Campaigning with coffee farmers in Haiti (Special Supplement 3)
Coffee seedlings are grown in this nursery at Kooperativ Kefeyie Kapwa Lomo (KKKL), a coffee co-operative in Dondon, northern Haiti.
Oxfam GB has been working with poor coffee producers in northern and eastern Haiti since 1992, raising awareness of their rights and mobilising communities to take control of their lives. This has been achieved primarily through the building of strong community-based co-operatives that have supported the coffee producers throughout the global coffee crisis.
Oxfam paid particular attention to developing functional, transparent co-operative committees in Haiti, in which co-op members could put their trust. The leaders of each co-op were given training in organisational and financial management and went on exchange visits to national co-operatives to learn how to build an effective business. Initially, coffee farmers were motivated to join the co-operatives because they could get a better price for their coffee through collective marketing, along with access to credit and technical support. Then in 1997, the co-operatives were given the opportunity to supply the Fairtrade market. This offered their members a secure market, a guaranteed minimum price for their coffee, and a 60 per cent advance at the start of every contract. To take advantage of this opportunity, the co-operatives established a 'second-level' organisation, RECOCARNO, which would act on behalf of the primary co-operatives and be the main point of contact for the Fairtrade importer.
Drying coffee beans in the sun at the Cooperative Sainte Helene Carice.
RECOCARNO is based in Haiti's capital city, Port-au-Prince, and is managed by marketing professionals. However, it is owned and directed by the members of the coffee co-operatives. In 1999 they received funding from the EU to implement a capacity-building programme which enabled them to deliver high quality coffee to the international market. Five years later, RECOCARNO is a wellknown exporter of Fairtrade coffee, with established buyers across Europe, Japan and the US.
Additional training events were run to meet the particular needs of women. All decision-making bodies attached to RECOCARNO and the primary co-operatives were obliged to include equal numbers of men and women. Men and women producers were encouraged to set up separate accounts with RECOCARNO. This meant that family members could sell their coffee individually - providing women with their own source of income and strengthening their skills and confidence.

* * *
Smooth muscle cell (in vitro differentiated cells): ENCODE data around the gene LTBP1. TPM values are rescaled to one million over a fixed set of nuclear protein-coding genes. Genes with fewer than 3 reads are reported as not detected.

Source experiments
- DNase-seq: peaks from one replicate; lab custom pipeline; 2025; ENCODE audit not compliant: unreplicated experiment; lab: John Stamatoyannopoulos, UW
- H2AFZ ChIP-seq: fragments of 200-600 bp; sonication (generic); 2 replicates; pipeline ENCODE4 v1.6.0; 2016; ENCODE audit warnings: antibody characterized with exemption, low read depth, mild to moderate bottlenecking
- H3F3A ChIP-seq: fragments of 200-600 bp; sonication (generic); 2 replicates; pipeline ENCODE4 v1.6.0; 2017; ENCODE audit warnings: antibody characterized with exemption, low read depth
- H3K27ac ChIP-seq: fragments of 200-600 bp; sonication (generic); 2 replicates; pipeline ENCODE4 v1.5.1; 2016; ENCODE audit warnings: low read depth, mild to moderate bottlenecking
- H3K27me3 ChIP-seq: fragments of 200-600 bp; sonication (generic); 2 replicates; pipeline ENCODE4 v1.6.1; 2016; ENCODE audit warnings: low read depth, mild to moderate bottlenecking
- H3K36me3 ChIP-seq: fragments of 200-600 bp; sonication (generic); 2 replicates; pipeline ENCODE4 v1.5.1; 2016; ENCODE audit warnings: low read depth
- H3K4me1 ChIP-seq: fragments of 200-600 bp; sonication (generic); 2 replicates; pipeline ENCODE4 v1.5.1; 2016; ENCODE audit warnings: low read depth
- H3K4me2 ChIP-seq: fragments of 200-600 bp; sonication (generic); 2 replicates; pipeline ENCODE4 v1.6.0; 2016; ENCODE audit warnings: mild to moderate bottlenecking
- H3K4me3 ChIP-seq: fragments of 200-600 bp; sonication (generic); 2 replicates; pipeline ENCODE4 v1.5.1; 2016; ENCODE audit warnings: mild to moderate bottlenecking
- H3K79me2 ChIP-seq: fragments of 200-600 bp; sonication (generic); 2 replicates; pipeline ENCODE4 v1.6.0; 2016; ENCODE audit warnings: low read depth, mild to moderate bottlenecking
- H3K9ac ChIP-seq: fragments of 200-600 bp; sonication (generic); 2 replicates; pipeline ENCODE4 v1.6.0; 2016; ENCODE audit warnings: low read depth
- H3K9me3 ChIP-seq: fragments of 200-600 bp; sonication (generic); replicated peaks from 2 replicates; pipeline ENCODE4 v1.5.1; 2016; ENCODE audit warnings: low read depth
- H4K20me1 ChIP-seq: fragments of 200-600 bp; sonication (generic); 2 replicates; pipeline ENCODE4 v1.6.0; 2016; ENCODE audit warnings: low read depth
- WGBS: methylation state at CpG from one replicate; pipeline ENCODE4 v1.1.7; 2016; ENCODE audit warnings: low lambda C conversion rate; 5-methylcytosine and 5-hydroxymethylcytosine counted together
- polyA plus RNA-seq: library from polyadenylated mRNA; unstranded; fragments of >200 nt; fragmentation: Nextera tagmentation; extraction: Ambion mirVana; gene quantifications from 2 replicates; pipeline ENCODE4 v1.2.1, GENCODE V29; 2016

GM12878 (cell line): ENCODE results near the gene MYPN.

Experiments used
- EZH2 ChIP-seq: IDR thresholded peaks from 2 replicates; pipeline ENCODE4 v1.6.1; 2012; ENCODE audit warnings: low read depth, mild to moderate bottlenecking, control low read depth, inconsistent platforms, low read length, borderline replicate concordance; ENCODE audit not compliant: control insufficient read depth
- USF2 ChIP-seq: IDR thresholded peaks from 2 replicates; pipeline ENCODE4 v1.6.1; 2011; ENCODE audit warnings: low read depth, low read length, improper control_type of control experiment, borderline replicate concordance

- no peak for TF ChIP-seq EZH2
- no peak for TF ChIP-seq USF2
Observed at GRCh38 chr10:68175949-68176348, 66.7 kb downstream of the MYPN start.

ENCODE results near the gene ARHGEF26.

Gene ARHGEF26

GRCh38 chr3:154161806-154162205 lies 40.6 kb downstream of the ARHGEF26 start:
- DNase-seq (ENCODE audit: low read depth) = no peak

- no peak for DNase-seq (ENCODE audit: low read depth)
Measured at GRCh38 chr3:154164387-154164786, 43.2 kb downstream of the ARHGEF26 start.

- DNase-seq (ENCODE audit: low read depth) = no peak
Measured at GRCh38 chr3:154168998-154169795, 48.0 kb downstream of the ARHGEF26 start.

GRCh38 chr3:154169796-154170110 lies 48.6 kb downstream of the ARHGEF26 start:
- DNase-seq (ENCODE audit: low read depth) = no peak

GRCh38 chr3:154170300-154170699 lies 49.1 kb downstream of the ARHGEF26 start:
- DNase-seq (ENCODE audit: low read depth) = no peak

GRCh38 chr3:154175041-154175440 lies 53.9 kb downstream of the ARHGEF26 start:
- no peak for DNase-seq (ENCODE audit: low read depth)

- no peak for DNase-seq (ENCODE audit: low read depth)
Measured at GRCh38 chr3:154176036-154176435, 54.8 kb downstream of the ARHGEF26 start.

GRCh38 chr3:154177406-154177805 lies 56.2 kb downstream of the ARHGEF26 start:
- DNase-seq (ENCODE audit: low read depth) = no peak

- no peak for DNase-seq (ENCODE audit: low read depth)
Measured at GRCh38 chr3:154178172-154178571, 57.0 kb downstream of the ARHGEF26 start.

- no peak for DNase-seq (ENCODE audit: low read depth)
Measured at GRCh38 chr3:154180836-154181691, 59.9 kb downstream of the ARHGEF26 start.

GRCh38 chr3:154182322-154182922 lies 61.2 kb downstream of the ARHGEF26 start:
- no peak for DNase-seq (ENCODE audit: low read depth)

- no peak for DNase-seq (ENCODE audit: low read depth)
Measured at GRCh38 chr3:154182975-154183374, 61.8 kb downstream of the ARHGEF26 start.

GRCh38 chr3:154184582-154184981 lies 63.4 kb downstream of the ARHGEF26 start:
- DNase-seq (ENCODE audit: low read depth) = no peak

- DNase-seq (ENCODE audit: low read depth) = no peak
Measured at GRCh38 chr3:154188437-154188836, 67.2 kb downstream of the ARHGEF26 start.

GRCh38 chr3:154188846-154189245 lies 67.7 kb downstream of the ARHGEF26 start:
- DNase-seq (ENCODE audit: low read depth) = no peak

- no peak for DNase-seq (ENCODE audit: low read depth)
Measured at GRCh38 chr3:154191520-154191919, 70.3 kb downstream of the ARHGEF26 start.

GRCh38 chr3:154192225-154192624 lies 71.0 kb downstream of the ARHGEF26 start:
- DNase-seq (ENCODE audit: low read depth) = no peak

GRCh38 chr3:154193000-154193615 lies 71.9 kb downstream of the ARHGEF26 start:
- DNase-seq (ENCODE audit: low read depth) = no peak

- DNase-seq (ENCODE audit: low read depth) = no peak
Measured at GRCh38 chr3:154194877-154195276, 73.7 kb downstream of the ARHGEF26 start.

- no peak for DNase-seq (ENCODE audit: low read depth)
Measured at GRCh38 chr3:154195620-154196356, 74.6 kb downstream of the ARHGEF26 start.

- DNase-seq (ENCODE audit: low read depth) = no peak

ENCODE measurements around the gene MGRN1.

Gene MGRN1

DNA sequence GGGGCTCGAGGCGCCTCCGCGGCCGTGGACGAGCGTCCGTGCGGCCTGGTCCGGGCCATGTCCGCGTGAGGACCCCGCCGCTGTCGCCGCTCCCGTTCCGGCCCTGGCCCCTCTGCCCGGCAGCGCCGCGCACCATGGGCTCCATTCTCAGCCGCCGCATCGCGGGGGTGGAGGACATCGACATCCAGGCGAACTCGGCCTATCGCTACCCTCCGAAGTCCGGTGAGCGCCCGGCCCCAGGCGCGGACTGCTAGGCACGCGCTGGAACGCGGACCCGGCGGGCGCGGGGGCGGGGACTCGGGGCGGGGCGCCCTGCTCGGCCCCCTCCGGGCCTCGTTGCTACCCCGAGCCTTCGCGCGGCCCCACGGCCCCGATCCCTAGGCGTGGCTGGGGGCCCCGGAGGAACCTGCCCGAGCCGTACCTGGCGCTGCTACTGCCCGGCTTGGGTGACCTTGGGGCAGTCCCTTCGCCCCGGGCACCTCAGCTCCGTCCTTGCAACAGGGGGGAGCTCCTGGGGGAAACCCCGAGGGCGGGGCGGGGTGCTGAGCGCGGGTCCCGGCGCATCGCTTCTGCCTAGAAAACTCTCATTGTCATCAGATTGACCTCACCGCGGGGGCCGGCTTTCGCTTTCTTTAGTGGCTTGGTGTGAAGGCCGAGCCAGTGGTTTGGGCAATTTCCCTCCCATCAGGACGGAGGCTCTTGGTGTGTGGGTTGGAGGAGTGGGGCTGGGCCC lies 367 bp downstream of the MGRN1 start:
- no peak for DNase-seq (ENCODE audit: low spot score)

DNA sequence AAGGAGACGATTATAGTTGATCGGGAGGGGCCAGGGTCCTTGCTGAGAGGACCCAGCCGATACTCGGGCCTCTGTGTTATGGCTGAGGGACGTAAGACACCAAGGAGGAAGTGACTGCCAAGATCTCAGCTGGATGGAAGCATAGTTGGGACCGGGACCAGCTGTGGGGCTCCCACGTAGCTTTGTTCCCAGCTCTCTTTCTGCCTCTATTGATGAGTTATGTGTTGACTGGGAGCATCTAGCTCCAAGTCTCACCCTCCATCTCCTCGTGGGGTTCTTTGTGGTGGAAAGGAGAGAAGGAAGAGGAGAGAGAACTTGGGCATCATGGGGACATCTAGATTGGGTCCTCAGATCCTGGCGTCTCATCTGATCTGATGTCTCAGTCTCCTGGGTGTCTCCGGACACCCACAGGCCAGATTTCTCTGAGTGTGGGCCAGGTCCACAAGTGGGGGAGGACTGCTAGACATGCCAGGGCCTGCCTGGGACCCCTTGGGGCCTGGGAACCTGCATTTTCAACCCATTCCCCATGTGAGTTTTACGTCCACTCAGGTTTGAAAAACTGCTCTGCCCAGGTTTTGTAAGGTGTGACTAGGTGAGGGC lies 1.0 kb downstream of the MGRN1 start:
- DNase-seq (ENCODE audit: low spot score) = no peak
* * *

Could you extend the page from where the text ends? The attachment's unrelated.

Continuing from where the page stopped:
Dried coffee beans.
Global campaigning on coffee
The Haiti coffee producers are not alone in struggling to make a living from coffee production. There is a global crisis destroying the livelihoods of 25 million coffee producers around the world. The price of coffee has fallen by almost 50% in the past three years, to a 30 year low. Most developing country coffee farmers sell their coffee beans for much less than they cost to produce. Coffee traders are going out of business and national economies are suffering. The scale of the solution needs to match the scale of the crisis. Five big coffee roasters buy almost half the coffee beans each year. They sell with high profit margins. The coffee industry has been in the process of undergoing a change from a managed market to a free market system. This has brought very cheap raw material prices for the giant coffee companies. With Vietnam entering the market, and Brazil increasing its substantial production, prices have decreased further.
Sorting coffee for export at KKKL.
Oxfam is calling for a Coffee Rescue Plan to make the market work for the poor as well as the rich. This plan needs to bring together all the key players in coffee to overcome the current crisis. This plan includes recommendations for all participants in the coffee market including roaster companies, coffee retailers, producer and consumer governments, consumers and investors.
19This case study is based on Campaigning with Coffee Farmers, written by Annabel Southgate, Oxfam. The text for the section 'Global Campaigning on Coffee' was taken from 'Mugged. Poverty in your coffee cup', Oxfam.
Taken from Field Exchange Issue 103, March 2006